Advanced molding technologies, such as micro molding and metal injection molding, are under review as a way to lighten the load for U.S. soldiers in combat zones. One potential application: wearable antennas. Options include integrated helmet and fabric antennas. Radiation patterns and gain should be comparable to (or ideally superior to) a whip antenna. No snag hazards are acceptable, breakaway connections may be necessary, and designs that do not require wiring to the helmet are preferred. For more information, check out the new Design News Mechatronics Zone.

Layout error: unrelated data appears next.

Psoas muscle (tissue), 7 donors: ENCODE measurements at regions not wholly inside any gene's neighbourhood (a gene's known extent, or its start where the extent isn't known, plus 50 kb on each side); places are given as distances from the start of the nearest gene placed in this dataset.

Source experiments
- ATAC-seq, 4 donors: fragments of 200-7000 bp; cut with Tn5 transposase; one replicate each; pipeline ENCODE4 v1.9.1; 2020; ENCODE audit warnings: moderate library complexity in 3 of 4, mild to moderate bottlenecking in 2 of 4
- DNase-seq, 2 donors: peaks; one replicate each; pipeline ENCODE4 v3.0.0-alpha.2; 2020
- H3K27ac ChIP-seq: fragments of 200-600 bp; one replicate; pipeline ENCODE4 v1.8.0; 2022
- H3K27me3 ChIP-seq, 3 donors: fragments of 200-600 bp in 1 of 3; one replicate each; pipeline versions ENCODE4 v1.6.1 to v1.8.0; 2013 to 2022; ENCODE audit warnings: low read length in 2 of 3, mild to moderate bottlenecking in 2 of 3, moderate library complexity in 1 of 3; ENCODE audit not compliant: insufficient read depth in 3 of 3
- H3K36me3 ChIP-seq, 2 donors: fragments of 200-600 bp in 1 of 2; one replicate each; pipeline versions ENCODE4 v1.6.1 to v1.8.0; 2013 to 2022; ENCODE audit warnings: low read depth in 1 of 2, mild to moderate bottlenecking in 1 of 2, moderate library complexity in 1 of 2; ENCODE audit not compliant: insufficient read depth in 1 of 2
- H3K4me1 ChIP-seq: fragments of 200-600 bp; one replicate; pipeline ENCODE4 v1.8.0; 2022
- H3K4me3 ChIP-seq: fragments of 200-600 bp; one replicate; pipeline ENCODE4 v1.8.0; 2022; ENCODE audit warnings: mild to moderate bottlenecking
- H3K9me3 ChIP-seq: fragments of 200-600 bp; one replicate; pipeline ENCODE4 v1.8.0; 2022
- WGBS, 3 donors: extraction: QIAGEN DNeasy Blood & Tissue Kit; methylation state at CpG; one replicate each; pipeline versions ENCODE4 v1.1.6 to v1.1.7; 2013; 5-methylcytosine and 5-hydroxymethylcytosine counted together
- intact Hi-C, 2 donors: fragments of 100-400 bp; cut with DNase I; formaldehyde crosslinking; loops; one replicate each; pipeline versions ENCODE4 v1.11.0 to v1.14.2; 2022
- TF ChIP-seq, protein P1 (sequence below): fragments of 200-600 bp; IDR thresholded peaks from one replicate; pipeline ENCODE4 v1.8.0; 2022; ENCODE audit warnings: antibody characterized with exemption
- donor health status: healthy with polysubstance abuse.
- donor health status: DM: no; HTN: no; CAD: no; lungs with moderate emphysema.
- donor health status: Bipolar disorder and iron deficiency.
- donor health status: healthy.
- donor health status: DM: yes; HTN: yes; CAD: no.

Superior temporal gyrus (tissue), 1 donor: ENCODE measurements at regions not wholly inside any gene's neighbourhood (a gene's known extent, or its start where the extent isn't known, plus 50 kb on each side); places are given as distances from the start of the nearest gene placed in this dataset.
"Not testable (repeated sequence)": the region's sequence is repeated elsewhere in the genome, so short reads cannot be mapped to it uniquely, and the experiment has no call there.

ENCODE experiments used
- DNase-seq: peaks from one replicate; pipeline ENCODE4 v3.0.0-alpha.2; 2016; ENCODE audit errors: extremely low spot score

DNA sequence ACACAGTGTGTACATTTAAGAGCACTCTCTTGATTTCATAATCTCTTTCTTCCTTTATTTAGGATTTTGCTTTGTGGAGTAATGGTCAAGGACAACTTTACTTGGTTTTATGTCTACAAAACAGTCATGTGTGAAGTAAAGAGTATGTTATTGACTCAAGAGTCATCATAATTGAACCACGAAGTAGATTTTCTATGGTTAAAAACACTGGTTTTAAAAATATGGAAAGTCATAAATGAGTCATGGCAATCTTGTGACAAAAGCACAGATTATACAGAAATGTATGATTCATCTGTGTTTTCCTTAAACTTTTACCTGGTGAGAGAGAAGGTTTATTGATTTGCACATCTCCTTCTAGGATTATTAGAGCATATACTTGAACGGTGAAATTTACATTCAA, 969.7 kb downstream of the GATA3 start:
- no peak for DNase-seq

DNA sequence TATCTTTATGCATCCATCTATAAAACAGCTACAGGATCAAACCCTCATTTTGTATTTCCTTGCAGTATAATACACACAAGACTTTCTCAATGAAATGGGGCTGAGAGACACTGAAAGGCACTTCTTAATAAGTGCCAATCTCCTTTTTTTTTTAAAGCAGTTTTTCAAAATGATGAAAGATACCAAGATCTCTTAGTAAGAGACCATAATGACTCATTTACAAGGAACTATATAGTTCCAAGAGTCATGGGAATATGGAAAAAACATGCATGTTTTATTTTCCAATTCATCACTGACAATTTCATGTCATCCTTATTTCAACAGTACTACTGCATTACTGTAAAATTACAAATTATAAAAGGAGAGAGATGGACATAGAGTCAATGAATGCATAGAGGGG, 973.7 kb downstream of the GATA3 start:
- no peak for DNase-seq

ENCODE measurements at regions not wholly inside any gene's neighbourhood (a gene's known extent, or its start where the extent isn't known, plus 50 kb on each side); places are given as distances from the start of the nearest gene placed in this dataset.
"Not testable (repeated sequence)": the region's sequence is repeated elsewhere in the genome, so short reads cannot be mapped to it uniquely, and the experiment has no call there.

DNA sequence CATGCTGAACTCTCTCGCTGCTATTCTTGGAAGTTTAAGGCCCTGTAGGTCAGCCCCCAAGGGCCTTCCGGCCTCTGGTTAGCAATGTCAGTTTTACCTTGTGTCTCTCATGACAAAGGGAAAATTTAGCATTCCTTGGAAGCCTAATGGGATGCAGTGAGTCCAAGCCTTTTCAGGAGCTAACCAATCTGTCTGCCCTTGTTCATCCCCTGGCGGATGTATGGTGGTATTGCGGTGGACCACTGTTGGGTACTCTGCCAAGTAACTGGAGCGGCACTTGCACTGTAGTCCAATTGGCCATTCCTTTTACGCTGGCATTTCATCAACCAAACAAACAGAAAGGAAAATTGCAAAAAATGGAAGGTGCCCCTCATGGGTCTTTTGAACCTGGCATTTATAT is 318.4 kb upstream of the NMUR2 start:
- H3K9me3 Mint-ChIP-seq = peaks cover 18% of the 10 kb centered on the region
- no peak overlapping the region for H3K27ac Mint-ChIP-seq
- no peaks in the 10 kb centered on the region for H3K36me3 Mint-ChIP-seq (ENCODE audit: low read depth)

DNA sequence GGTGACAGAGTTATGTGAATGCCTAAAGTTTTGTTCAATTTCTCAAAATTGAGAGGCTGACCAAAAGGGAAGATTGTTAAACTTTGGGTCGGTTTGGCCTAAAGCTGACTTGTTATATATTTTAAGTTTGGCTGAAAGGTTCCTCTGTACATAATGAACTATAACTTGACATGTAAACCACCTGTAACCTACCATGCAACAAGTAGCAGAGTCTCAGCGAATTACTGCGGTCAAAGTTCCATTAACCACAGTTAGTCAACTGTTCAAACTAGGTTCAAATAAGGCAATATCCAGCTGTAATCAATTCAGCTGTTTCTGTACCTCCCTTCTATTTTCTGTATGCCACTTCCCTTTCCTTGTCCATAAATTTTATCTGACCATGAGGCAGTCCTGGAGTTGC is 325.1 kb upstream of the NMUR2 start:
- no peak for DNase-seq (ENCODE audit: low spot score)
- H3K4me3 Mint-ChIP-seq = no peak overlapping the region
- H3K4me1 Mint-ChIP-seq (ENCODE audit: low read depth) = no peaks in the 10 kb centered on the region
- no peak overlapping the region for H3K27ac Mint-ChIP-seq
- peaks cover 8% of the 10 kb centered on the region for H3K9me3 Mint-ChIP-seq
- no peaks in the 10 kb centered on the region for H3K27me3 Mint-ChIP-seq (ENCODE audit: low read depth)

Two new technologies from Stratasys, created in partnership with Boeing, Ford, and Siemens, will bring accurate, repeatable manufacturing of very large thermoplastic end products, and much bigger composite parts, onto the factory floor for industries including automotive and aerospace.
These new 3D-printing technologies and printers include some that are truly boundary-breaking: a sophisticated new sub-$10,000, 10-plus materials bioprinter, the first industrial-strength silicone 3D-printing service, and a clever twist on 3D printing and thermoforming for making high-quality realistic models.
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